Nico Rosberg took pole position for the Monaco Grand Prix in controversial circumstances, ahead of his Mercedes teammate Lewis Hamilton and Red Bull's Daniel Ricciardo.
The Mercedes pair went out for one final lap with less than a minute remaining when Rosberg lost control coming out of the Mirabeau turn and slid down an escape road.
A yellow flag came up, meaning that Hamilton could not improve on his time and stewards later saing they are investigating Rosberg's manouvre on turn five.
Of course I'm sorry for Lewis, I didn't know where he was.
It is the second pole of the season for Rosberg, while Hamilton has the other four.
Hamilton has won the past four races and leads the overall standings by three points from Rosberg, who won the season opener in Australia, where Hamilton retired with engine failure.
Four-time defending champion Sebastian Vettel of Germany finished fourth, while Fernando Alonso of Ferrari was fifth.
While Rosberg was smiling, Hamilton looked stern-faced at the post-qualifying news conference and gave short, evasive answers.
He would only say 'not really much' when asked what he thought about the incident.
"Of course I'm sorry for Lewis, I didn't know where he was,'' Rosberg said.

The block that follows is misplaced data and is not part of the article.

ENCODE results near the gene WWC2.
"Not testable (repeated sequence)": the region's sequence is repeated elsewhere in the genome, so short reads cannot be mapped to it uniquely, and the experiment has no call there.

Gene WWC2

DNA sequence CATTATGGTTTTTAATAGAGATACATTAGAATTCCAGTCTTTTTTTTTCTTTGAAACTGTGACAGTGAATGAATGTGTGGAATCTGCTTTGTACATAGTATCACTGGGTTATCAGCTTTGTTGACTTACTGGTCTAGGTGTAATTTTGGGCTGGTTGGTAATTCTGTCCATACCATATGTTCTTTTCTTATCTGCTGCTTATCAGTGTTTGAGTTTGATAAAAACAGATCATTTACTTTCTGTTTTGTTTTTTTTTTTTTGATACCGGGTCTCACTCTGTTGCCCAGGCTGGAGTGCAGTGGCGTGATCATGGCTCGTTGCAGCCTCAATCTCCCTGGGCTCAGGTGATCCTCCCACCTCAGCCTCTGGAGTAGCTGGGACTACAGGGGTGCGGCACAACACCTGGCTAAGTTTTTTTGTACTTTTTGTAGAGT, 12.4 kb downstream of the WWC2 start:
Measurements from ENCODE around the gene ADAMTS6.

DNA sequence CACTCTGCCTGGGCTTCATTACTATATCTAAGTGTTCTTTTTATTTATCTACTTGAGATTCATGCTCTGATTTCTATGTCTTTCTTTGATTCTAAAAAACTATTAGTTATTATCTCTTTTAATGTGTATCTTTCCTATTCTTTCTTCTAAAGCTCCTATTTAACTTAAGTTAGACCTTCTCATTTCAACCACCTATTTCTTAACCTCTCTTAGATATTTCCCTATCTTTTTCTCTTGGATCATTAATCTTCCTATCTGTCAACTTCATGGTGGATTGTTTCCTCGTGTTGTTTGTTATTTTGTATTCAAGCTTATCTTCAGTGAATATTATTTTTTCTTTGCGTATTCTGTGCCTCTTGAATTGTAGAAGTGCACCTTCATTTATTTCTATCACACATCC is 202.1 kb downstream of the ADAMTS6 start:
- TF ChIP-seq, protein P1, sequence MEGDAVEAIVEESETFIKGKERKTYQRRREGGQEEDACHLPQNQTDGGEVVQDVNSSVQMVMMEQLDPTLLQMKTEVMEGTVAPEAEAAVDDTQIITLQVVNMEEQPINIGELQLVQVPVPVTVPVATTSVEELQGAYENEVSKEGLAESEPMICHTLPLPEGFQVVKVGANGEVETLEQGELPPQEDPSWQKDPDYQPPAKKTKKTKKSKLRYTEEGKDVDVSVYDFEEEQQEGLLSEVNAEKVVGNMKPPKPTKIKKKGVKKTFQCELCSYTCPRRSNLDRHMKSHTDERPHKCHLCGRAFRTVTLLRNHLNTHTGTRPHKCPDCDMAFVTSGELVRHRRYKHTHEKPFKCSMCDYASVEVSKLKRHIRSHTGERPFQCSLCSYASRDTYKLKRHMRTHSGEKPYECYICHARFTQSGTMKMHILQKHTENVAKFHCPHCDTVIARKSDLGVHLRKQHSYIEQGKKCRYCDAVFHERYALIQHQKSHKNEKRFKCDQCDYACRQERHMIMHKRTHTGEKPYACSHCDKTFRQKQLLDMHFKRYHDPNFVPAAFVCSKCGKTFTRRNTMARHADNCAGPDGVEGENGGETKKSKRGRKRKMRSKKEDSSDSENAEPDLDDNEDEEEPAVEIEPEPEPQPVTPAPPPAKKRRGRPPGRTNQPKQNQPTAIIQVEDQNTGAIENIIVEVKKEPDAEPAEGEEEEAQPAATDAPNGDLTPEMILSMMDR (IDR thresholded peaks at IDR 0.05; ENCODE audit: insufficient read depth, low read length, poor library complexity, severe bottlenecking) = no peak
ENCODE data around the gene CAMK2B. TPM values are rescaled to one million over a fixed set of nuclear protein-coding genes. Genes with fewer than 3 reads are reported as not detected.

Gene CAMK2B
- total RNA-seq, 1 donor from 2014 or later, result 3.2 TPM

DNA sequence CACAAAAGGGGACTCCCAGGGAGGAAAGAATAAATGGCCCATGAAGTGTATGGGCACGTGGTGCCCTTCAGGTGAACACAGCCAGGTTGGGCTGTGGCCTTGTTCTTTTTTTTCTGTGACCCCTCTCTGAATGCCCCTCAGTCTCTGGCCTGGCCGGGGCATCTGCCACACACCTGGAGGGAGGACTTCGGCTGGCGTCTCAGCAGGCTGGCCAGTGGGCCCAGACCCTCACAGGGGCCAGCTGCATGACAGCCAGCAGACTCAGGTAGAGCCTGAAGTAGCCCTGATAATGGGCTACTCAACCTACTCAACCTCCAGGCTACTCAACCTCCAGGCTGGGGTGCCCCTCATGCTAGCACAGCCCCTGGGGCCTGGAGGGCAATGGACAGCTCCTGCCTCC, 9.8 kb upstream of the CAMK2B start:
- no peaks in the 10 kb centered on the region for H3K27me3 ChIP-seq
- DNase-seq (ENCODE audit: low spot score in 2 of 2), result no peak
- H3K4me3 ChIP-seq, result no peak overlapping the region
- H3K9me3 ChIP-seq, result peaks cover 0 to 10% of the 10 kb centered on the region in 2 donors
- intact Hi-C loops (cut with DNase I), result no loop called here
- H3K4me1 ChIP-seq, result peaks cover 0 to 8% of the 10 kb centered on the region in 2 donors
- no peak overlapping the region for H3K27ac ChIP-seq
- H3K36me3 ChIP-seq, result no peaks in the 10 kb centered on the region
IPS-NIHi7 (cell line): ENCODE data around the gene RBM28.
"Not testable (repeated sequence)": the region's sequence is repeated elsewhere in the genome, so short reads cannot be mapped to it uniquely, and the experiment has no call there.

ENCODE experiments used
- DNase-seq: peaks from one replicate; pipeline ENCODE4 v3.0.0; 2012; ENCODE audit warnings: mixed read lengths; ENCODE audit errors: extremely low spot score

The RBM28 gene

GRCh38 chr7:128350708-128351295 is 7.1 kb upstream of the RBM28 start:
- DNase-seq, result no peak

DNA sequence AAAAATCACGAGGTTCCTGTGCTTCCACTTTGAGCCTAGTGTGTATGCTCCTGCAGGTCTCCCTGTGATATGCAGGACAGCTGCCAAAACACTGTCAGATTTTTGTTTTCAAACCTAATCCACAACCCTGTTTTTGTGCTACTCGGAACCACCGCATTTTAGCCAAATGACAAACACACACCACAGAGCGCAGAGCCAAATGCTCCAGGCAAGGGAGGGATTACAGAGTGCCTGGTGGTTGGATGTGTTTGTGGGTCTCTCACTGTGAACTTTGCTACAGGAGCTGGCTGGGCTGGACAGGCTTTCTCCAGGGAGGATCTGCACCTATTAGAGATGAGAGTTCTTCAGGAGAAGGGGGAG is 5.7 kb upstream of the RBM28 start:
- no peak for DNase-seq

Asked to respond to Rosberg's apology, Hamilton shrugged his shoulders and mumbled: 'I don't have an answer to it'.
Rosberg looked jubilant, as if he had proved a point, clenching his fists victoriously as he stepped out of his Mercedes, with Hamilton standing close by.
Hamilton stokes fire
Hamilton, the 2008 F1 champion, recently questioned his teammate's hunger to win at the highest level and referring to what he considered Rosberg's easier upbringing in the luxurious surrounds of Monaco compared to his own, sleeping on his father's couch in Stevenage, England.
Given that nine out of the past 10 Monaco GP's have all been won from pole position, Rosberg has a great chance to reclaim the lead from Hamilton.
Rosberg won from pole position here last year for his maiden win.
Ricciardo again outperformed Vettel in qualifying, and has now qualified higher than him in four from six races.